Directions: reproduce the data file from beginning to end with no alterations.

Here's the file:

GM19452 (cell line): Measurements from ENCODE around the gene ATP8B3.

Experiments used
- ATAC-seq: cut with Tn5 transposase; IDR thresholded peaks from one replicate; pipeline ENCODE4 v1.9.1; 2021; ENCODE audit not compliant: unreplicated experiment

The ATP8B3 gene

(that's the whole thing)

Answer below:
GM19452 (cell line): Measurements from ENCODE around the gene ATP8B3.

Experiments used
- ATAC-seq: cut with Tn5 transposase; IDR thresholded peaks from one replicate; pipeline ENCODE4 v1.9.1; 2021; ENCODE audit not compliant: unreplicated experiment

The ATP8B3 gene